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A crowd of people stand in a group outside. One person holds a sign over their head that says Black Lives Matter.
Figure 6.1 In 2020, throughout the United States, hundreds of Black Lives Matter protests signaled a renewed focus on racial justice and a recognition that structural racism exists in the United States. (credit: modification of work “Black Lives Matter” by John Lucia/Flickr, CC BY 2.0)

For decades, U.S. agencies including the U.S. Census Bureau, the National Center for Health Statistics, the Agency for Healthcare Quality and Research, the National Center for Educational Statistics, and the Bureau of Labor Statistics have documented racial and ethnic inequalities in the United States in health, in the criminal justice system, in the education system, and in socioeconomic status (Bailey et al., 2017). The following are just a few examples of the many racial inequalities in the United States.

  • Significant differences in mortality rates from heart disease, breast cancer, and stroke exist between Black and White Americans, with Black Americans dying at much higher rates (Hostetter & Klein, 2018).
  • A Black woman is 22 percent more likely to die from heart disease than a White woman, 71 percent more likely to die from cervical cancer, and 243 percent more likely to die from pregnancy and childbirth-related causes (Hostetter & Klein, 2018).
  • Though drug use is a major public health threat affecting all races, Black Americans are imprisoned for drug crimes at six times the rate of White Americans. Nearly 80 percent of individuals in federal prison for drug offenses are Black or Latino/Latina (Pearl, 2018).
  • One in three Black men can expect to go to prison in their lifetime (American Civil Liberties Union [ACLU], 2023).
  • In 2018, Black students were four times as likely as White students to be given an out-of-school suspension despite representing only 15 percent of the total enrollment in public schools (Churchwell et al., 2020).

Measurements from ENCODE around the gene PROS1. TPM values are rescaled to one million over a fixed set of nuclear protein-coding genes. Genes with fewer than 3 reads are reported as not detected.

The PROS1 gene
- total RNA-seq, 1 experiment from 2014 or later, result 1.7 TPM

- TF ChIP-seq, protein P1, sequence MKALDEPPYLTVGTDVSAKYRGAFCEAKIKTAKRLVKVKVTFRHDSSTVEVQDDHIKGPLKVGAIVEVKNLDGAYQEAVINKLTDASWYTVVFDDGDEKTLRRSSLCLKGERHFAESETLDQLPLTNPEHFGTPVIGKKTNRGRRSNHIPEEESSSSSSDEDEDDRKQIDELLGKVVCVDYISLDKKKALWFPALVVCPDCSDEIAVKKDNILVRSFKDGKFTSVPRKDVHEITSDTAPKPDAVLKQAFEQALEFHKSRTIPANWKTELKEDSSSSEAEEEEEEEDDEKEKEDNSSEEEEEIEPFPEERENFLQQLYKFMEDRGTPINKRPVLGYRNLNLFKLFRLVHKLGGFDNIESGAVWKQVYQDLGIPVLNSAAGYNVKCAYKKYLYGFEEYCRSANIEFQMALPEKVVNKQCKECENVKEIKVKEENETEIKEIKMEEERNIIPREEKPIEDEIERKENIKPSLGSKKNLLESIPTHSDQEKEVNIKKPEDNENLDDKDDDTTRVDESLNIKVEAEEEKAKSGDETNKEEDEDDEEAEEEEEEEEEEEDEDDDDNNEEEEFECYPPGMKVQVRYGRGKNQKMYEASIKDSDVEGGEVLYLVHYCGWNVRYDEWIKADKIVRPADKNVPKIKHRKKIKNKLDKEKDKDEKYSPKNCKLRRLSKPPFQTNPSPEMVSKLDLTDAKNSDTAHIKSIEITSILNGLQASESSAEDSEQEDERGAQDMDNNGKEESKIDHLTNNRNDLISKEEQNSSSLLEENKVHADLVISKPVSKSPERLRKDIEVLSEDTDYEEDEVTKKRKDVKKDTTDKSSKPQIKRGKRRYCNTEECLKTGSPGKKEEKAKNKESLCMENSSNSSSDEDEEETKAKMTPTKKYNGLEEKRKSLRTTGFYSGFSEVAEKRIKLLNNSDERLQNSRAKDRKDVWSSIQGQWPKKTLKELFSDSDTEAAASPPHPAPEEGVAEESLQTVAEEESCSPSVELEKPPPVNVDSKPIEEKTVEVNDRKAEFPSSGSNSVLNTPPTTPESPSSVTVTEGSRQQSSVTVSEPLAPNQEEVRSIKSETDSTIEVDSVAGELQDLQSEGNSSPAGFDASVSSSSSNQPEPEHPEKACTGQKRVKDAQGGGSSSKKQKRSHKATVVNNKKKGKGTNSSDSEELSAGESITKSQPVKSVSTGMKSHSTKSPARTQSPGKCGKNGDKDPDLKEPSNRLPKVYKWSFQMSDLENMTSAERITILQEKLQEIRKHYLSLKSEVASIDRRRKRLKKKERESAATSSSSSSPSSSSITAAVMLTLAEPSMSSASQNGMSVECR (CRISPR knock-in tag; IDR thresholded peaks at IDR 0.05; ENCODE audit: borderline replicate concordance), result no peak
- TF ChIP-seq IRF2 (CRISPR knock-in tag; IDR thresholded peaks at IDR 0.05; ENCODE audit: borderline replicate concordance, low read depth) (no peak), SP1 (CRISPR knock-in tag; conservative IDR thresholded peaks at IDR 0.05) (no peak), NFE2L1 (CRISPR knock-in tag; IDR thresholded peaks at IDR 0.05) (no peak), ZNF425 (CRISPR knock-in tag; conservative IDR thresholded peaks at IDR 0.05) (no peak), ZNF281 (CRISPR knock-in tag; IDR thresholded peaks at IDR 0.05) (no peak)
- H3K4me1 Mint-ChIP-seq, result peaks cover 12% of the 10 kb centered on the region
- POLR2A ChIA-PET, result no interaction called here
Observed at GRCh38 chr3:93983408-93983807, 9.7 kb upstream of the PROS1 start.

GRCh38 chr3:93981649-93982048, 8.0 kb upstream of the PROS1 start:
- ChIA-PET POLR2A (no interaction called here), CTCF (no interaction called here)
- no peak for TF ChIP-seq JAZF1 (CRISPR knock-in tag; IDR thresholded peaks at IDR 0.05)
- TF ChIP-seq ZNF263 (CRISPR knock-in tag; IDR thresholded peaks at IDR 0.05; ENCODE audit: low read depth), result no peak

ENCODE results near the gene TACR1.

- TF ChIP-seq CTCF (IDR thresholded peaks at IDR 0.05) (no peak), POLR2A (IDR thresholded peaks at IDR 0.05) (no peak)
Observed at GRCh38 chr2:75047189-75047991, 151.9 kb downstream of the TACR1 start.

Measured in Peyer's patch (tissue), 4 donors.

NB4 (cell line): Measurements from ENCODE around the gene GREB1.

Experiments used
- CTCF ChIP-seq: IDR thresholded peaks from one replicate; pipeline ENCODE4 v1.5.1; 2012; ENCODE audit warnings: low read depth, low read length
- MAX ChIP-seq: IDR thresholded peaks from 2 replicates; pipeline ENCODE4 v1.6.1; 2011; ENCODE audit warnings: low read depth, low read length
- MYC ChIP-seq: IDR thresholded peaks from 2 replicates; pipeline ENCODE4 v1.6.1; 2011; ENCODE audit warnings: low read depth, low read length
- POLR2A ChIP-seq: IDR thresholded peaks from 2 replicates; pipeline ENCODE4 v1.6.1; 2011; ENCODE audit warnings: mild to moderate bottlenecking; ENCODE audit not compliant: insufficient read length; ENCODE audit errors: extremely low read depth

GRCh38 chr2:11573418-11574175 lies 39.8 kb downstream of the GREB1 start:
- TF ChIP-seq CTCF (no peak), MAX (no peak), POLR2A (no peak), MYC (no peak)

• On average, Black families in the United States have one-twentieth the wealth of White families (Beech et al., 2021).

This chapter will explore the reasons behind these disparities. A history of patterns and practices have reinforced discriminatory beliefs and distribution of resources, resulting in structural racism and systemic inequities. Discrimination refers to unfair treatment of individuals and groups based on certain characteristics such as race, ethnicity, gender, age, religion, sexual orientation, and ability (Office of Disease Prevention and Health Promotion [ODPHP], 2020a). Distribution of resources relates to the social determinants of health (SDOH), or the social factors that significantly impact health outcomes. Access to safe housing, quality education, and income level are SDOH that are founded on inequitable distribution of resources due to historical and contemporary racism. To improve population health and achieve health equity, a condition in which everyone has a fair opportunity to attain their highest level of health, nurses and health care professionals must understand the impact of structural racism and work to dismantle these longstanding discriminatory behaviors.


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